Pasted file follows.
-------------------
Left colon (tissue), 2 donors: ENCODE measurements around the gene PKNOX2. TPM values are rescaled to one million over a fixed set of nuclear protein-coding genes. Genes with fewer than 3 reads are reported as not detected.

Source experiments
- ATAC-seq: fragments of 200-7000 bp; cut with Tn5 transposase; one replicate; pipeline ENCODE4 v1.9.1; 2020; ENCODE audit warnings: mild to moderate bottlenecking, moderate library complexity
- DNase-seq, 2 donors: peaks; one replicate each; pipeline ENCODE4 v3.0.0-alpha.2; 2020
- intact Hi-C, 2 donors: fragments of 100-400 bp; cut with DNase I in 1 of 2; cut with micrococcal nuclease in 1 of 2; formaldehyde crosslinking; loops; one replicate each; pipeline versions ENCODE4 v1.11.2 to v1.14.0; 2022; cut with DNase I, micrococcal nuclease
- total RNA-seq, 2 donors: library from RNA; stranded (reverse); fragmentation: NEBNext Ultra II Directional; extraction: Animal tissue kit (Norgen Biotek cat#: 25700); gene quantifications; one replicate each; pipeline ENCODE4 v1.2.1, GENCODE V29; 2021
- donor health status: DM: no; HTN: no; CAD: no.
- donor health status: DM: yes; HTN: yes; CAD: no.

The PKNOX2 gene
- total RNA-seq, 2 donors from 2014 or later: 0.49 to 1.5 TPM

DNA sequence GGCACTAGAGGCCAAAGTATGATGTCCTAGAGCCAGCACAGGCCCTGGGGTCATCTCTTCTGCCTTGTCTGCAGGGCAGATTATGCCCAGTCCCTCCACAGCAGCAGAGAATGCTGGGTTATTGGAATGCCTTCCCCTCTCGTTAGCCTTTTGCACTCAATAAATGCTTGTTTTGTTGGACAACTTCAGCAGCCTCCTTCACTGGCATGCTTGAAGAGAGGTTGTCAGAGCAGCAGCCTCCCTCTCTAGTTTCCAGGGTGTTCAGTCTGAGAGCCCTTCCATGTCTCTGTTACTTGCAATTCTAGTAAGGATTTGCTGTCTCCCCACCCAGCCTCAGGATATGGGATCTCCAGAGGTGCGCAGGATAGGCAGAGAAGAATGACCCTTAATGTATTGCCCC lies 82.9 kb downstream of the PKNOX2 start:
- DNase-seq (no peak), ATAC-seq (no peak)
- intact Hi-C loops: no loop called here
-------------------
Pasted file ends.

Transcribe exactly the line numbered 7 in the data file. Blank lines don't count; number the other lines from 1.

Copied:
- donor health status: DM: no; HTN: no; CAD: no.